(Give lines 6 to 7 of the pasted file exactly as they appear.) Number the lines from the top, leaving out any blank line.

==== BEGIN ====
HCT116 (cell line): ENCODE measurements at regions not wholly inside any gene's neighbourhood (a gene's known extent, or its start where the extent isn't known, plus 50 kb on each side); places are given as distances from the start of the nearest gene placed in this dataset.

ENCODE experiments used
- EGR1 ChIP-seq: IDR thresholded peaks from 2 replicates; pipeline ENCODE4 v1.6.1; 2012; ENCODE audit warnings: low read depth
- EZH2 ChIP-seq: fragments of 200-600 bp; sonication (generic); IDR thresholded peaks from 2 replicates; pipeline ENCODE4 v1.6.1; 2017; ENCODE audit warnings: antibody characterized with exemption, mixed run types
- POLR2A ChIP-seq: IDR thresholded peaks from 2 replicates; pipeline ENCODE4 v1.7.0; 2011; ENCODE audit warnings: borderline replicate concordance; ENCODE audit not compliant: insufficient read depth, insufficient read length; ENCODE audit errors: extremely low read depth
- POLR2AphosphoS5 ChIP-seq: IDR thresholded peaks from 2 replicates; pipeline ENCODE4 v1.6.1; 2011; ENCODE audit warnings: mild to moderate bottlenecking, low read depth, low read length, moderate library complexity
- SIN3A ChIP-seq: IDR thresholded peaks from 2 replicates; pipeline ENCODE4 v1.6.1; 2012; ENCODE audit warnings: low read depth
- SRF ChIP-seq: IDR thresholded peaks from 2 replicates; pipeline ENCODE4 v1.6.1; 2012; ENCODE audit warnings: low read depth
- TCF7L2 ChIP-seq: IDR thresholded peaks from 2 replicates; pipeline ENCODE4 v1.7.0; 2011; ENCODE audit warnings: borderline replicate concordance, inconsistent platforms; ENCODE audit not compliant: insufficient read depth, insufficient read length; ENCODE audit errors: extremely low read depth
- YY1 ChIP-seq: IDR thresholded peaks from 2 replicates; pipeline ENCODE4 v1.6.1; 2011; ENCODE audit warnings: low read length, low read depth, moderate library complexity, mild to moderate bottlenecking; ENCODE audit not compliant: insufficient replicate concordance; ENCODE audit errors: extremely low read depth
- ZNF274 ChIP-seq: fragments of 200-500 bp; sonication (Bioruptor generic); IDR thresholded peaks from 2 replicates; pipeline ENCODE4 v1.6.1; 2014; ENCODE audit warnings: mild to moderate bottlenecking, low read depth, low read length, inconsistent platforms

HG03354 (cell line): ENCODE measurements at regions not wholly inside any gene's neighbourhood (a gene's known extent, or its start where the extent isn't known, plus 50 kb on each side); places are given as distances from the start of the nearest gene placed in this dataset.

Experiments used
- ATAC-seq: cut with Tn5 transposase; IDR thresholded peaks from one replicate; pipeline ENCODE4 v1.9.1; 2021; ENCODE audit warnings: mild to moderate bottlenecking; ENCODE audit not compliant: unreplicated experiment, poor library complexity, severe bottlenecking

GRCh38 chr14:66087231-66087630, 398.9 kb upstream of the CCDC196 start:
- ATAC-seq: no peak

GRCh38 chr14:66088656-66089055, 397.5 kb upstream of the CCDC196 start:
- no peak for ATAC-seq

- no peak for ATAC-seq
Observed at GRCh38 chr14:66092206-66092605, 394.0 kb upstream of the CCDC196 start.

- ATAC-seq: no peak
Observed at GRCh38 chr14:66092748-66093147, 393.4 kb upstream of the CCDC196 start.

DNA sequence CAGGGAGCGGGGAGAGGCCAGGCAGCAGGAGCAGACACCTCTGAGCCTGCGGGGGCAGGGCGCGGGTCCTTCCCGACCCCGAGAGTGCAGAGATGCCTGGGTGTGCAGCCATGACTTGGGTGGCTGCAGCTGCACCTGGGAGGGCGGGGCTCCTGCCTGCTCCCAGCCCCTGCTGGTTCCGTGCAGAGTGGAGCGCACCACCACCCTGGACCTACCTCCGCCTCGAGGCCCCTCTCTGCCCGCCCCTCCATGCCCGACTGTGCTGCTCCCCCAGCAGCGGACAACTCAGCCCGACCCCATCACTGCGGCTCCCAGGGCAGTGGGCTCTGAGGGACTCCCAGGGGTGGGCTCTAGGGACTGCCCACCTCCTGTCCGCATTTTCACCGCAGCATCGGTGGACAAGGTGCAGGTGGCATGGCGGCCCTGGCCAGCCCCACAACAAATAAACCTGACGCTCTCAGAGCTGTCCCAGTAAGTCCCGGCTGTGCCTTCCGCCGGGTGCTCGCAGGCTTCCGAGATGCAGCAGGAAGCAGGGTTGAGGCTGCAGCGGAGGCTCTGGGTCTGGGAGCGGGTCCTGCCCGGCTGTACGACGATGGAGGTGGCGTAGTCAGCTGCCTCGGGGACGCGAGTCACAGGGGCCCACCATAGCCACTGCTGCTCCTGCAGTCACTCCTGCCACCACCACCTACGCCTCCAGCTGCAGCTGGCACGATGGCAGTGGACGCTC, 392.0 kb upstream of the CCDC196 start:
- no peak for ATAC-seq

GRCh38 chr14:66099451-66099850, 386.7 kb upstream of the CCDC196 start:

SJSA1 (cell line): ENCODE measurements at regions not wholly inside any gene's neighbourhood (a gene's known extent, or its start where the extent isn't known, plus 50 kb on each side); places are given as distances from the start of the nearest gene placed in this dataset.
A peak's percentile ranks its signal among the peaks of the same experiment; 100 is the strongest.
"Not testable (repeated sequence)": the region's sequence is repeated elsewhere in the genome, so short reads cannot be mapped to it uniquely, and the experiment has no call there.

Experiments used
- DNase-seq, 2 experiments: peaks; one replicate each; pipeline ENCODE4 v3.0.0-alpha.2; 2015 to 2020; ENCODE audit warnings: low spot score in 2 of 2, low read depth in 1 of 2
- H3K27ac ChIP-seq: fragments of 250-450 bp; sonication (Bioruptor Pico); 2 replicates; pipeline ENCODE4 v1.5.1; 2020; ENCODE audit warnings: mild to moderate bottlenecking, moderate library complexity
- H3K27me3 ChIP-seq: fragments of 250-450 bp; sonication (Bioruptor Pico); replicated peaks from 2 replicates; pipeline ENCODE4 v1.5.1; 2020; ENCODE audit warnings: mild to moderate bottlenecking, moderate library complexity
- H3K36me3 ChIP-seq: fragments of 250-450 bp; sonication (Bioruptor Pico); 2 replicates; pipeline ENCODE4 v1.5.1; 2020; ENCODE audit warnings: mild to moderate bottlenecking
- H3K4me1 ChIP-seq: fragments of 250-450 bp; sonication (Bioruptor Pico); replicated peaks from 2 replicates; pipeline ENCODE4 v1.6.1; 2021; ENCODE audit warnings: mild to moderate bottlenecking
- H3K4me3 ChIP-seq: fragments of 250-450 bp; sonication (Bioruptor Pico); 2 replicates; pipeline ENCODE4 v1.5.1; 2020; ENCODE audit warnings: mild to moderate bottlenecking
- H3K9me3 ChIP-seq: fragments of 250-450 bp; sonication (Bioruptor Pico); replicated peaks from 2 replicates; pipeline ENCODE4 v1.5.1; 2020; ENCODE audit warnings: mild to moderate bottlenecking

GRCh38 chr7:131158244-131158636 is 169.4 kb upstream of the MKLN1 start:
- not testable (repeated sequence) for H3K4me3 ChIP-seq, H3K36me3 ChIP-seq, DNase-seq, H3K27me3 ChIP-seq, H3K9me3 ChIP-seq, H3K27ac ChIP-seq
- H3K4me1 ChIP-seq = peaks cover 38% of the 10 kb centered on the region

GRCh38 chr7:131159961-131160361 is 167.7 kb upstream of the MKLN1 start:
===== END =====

- POLR2AphosphoS5 ChIP-seq: IDR thresholded peaks from 2 replicates; pipeline ENCODE4 v1.6.1; 2011; ENCODE audit warnings: mild to moderate bottlenecking, low read depth, low read length, moderate library complexity
- SIN3A ChIP-seq: IDR thresholded peaks from 2 replicates; pipeline ENCODE4 v1.6.1; 2012; ENCODE audit warnings: low read depth